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I have this sql query and Java code:

    select to_char(start_date, 'DD/MM/YYYY') AS start_date FROM table

    LogServiceFactory.getInstance().logError("-------From the Db " + rs.getString("start_date"));

    LogServiceFactory.getInstance().logError("-------Formatter " + DateTime.parse(rs.getString("start_date"), formatter));

    DateTimeFormatter formatter = DateTimeFormat.forPattern("dd/MM/YYYY");

    object.setStart_date(DateTime.parse(rs.getString("start_date"), formatter));

Here's what's in my log file:

2012-08-16 17:48:26 - -------From the Db 08/08/2012

2012-08-16 17:48:26 - -------Formatter 2012-08-08T00:00:00.000-04:00

Why is it that the formatter is converting 08/08/2012 to 2012-08-08T00:00:00.000-04:00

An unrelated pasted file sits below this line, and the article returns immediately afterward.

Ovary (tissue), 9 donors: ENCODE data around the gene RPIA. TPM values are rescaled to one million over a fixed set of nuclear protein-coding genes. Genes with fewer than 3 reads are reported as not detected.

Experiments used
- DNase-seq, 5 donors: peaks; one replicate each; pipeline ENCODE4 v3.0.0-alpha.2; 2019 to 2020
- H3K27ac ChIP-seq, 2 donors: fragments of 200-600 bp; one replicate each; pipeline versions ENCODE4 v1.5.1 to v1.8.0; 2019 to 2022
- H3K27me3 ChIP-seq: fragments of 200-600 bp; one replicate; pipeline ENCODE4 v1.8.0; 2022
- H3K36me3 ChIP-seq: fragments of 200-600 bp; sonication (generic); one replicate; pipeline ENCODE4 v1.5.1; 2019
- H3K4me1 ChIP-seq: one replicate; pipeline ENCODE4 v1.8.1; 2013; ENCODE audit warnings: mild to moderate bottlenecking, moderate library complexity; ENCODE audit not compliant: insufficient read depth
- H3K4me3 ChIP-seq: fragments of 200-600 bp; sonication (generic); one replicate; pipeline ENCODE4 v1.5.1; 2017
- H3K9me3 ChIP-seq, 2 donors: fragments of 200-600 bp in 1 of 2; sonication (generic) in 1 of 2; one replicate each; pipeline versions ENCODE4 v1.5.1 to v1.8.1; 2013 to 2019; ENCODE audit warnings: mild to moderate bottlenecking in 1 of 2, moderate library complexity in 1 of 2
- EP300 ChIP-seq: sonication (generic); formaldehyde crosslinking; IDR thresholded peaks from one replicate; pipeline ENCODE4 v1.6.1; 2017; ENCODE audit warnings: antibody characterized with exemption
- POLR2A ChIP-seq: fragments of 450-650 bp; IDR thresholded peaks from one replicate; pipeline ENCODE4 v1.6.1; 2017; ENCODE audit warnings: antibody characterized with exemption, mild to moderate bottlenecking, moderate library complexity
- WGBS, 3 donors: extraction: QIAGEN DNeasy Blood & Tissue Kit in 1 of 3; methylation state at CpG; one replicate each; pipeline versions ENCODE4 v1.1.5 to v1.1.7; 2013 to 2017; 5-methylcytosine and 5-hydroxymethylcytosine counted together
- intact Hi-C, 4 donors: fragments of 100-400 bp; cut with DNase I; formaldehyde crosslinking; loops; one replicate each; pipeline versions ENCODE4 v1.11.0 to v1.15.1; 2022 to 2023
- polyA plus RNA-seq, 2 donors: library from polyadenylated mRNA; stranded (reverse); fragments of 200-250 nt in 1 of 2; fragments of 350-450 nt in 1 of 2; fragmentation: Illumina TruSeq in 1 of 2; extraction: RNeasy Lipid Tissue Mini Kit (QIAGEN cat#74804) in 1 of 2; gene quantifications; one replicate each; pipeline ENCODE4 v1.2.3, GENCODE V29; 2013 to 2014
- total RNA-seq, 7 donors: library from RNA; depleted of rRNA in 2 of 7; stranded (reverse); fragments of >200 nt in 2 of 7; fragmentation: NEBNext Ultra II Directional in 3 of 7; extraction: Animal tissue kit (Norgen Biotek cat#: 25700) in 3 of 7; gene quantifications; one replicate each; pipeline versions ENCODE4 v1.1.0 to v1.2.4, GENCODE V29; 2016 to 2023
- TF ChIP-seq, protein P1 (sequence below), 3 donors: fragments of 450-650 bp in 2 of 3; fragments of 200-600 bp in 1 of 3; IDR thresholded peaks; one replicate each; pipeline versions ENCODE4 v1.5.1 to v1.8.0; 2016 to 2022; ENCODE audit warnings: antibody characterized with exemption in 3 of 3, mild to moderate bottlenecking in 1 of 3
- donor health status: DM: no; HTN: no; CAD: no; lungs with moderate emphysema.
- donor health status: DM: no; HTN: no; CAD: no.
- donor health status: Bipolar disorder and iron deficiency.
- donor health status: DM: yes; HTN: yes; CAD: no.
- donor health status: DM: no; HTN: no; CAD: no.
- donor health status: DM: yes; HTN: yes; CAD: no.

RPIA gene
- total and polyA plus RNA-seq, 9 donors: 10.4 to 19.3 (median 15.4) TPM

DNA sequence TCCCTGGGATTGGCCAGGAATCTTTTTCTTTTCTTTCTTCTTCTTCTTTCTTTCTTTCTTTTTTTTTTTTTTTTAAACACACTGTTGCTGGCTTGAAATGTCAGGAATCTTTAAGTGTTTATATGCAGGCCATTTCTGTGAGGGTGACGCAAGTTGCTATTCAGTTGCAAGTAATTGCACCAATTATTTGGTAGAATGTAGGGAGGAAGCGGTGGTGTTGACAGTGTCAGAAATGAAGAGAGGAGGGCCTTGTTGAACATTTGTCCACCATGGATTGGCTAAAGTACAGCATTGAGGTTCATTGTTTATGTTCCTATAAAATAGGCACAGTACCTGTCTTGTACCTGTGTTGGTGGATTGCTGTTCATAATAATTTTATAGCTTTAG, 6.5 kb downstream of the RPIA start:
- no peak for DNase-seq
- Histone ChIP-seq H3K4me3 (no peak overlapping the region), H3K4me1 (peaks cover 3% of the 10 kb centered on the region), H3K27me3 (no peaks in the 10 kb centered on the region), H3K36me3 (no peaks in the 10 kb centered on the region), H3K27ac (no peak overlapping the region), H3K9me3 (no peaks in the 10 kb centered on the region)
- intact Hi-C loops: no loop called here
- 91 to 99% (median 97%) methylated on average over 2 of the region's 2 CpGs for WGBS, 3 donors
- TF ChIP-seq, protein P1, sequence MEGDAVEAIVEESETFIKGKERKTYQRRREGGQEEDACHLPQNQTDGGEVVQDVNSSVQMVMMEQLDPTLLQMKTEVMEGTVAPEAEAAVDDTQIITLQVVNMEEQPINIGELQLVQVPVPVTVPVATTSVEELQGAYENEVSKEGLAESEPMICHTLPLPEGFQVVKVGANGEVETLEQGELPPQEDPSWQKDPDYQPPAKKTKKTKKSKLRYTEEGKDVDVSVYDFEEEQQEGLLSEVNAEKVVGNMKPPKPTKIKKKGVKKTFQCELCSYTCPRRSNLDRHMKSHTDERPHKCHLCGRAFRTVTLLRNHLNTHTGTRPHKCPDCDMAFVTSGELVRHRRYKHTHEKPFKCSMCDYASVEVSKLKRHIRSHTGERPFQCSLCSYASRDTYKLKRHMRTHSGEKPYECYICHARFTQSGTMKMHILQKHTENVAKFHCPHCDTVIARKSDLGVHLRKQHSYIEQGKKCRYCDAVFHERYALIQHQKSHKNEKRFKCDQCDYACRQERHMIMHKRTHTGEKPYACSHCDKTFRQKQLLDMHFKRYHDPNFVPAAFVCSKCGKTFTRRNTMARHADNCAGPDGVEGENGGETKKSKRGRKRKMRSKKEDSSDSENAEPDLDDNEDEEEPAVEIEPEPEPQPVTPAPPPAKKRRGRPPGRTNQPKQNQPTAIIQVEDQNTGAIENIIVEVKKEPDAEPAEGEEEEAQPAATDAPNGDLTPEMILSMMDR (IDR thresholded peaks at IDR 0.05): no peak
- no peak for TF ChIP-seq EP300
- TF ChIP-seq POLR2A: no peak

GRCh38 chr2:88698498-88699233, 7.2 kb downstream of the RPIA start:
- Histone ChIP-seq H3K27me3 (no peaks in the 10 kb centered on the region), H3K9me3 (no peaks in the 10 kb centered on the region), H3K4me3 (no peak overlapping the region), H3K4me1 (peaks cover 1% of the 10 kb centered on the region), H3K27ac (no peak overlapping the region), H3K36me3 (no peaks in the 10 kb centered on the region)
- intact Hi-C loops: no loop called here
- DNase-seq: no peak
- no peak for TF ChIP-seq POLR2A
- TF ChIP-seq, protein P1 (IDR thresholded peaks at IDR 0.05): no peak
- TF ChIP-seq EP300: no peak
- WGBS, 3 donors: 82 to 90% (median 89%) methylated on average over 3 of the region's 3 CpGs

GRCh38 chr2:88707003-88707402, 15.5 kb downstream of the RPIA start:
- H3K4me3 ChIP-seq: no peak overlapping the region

My assumption was that the date would come back as 08/08/2012.

Am I not using the formatter correctly?

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Just a stylistic thing but I would name the setter object.setStartDate(..) not setStart_date(..). –  Adam Gent Aug 16 '12 at 22:21
    
Ok, I'll change it. –  Robert Aug 16 '12 at 22:22

2 Answers 2

up vote 6 down vote accepted

I think that DateTime.parse returns a new DateTime object. So you call the standard toString() method, which returns a ISO 8601 formatted date pattern.

You can use .toString("dd/MM/yyyy") for your log message.

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So apprehend toString("dd/MM/yyy") to my formatter? –  Robert Aug 16 '12 at 22:25
    
That worked. Thanks. –  Robert Aug 16 '12 at 22:27
1  
If you use this pattern often, you can use .toString(formatter). –  BigAl Aug 17 '12 at 4:28

Your date pattern should be like "dd/MM/yyyy".

DateTimeFormatter formatter = DateTimeFormat.forPattern("dd/MM/yyyy");

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